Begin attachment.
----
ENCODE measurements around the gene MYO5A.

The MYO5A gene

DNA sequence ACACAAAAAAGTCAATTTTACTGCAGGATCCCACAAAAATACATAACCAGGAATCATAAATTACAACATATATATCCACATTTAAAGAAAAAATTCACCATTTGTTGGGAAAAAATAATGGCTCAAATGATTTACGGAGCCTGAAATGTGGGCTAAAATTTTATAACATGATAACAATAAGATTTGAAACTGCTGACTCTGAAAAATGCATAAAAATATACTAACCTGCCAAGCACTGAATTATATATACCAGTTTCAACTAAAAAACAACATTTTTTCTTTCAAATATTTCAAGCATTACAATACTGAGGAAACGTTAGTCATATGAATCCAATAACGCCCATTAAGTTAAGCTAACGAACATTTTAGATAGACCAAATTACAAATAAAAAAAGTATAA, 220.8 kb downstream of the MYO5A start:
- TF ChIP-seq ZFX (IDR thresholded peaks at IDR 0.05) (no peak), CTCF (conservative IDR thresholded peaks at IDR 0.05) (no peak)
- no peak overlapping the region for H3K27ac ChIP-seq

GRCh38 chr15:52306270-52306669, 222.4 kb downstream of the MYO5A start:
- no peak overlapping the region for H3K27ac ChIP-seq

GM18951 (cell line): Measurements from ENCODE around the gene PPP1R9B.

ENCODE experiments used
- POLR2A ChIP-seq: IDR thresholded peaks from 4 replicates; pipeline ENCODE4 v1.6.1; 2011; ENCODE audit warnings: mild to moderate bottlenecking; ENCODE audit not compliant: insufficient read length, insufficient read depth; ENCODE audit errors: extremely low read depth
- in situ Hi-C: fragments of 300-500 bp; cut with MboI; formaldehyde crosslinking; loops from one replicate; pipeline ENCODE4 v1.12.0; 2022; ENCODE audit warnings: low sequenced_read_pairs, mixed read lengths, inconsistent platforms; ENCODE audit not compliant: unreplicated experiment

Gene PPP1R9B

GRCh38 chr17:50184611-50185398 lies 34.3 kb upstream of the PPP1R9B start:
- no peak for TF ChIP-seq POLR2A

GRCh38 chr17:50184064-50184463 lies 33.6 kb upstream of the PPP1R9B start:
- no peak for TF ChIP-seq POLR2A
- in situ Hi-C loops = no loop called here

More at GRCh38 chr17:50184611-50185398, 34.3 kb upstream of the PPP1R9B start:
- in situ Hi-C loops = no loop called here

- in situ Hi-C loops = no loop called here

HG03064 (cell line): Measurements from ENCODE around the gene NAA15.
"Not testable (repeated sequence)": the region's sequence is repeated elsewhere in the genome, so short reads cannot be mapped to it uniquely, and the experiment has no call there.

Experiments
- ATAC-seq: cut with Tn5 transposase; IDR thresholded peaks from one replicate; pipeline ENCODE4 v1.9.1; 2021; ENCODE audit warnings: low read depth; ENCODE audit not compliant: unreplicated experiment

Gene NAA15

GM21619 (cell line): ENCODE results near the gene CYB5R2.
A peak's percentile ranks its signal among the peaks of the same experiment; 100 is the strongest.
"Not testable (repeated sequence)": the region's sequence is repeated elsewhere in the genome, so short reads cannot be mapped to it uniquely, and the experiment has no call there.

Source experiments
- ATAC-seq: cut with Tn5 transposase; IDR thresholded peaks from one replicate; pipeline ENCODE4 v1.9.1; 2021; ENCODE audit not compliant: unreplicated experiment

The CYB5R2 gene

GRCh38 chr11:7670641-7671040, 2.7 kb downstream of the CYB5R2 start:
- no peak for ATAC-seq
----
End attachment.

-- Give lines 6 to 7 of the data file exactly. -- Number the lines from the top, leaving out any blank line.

GRCh38 chr15:52306270-52306669, 222.4 kb downstream of the MYO5A start:
- no peak overlapping the region for H3K27ac ChIP-seq